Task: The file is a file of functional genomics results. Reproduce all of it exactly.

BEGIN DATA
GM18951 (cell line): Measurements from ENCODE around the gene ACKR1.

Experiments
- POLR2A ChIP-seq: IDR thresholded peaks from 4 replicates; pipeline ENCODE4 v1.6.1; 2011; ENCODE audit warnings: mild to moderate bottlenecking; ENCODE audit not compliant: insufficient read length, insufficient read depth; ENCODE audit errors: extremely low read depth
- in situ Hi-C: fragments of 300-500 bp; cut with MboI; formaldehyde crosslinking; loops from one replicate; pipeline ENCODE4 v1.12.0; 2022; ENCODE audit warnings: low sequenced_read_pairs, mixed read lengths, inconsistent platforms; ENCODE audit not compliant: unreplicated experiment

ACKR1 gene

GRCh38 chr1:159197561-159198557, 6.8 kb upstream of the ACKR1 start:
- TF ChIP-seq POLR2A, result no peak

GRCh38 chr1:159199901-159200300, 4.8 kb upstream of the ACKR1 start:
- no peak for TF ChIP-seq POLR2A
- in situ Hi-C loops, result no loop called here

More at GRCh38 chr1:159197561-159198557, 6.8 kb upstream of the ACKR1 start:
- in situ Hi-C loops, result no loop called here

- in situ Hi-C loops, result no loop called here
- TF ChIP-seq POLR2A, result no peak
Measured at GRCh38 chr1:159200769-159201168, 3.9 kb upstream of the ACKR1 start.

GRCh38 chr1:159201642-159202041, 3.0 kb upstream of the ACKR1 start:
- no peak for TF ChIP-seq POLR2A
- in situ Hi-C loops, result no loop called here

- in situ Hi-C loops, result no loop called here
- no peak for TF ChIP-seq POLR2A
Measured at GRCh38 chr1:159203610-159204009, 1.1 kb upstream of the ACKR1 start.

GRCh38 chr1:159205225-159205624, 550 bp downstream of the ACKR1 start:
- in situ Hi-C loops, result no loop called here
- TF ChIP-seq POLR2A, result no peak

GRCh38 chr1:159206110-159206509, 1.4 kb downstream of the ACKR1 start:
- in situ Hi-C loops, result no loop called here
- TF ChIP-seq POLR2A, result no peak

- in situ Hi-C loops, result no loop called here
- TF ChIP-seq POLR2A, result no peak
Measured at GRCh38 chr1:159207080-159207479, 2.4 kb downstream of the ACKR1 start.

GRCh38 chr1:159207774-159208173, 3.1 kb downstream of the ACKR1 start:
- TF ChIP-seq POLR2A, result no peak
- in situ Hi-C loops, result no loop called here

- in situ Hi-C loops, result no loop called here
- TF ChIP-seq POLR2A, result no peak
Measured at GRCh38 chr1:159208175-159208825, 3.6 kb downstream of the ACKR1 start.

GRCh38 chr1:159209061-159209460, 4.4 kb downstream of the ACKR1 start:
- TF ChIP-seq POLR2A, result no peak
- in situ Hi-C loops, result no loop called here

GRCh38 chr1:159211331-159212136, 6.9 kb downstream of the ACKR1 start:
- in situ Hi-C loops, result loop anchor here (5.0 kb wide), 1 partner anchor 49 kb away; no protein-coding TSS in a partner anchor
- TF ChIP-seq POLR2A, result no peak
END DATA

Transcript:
GM18951 (cell line): Measurements from ENCODE around the gene ACKR1.

Experiments
- POLR2A ChIP-seq: IDR thresholded peaks from 4 replicates; pipeline ENCODE4 v1.6.1; 2011; ENCODE audit warnings: mild to moderate bottlenecking; ENCODE audit not compliant: insufficient read length, insufficient read depth; ENCODE audit errors: extremely low read depth
- in situ Hi-C: fragments of 300-500 bp; cut with MboI; formaldehyde crosslinking; loops from one replicate; pipeline ENCODE4 v1.12.0; 2022; ENCODE audit warnings: low sequenced_read_pairs, mixed read lengths, inconsistent platforms; ENCODE audit not compliant: unreplicated experiment

ACKR1 gene

GRCh38 chr1:159197561-159198557, 6.8 kb upstream of the ACKR1 start:
- TF ChIP-seq POLR2A, result no peak

GRCh38 chr1:159199901-159200300, 4.8 kb upstream of the ACKR1 start:
- no peak for TF ChIP-seq POLR2A
- in situ Hi-C loops, result no loop called here

More at GRCh38 chr1:159197561-159198557, 6.8 kb upstream of the ACKR1 start:
- in situ Hi-C loops, result no loop called here

- in situ Hi-C loops, result no loop called here
- TF ChIP-seq POLR2A, result no peak
Measured at GRCh38 chr1:159200769-159201168, 3.9 kb upstream of the ACKR1 start.

GRCh38 chr1:159201642-159202041, 3.0 kb upstream of the ACKR1 start:
- no peak for TF ChIP-seq POLR2A
- in situ Hi-C loops, result no loop called here

- in situ Hi-C loops, result no loop called here
- no peak for TF ChIP-seq POLR2A
Measured at GRCh38 chr1:159203610-159204009, 1.1 kb upstream of the ACKR1 start.

GRCh38 chr1:159205225-159205624, 550 bp downstream of the ACKR1 start:
- in situ Hi-C loops, result no loop called here
- TF ChIP-seq POLR2A, result no peak

GRCh38 chr1:159206110-159206509, 1.4 kb downstream of the ACKR1 start:
- in situ Hi-C loops, result no loop called here
- TF ChIP-seq POLR2A, result no peak

- in situ Hi-C loops, result no loop called here
- TF ChIP-seq POLR2A, result no peak
Measured at GRCh38 chr1:159207080-159207479, 2.4 kb downstream of the ACKR1 start.

GRCh38 chr1:159207774-159208173, 3.1 kb downstream of the ACKR1 start:
- TF ChIP-seq POLR2A, result no peak
- in situ Hi-C loops, result no loop called here

- in situ Hi-C loops, result no loop called here
- TF ChIP-seq POLR2A, result no peak
Measured at GRCh38 chr1:159208175-159208825, 3.6 kb downstream of the ACKR1 start.

GRCh38 chr1:159209061-159209460, 4.4 kb downstream of the ACKR1 start:
- TF ChIP-seq POLR2A, result no peak
- in situ Hi-C loops, result no loop called here

GRCh38 chr1:159211331-159212136, 6.9 kb downstream of the ACKR1 start:
- in situ Hi-C loops, result loop anchor here (5.0 kb wide), 1 partner anchor 49 kb away; no protein-coding TSS in a partner anchor
- TF ChIP-seq POLR2A, result no peak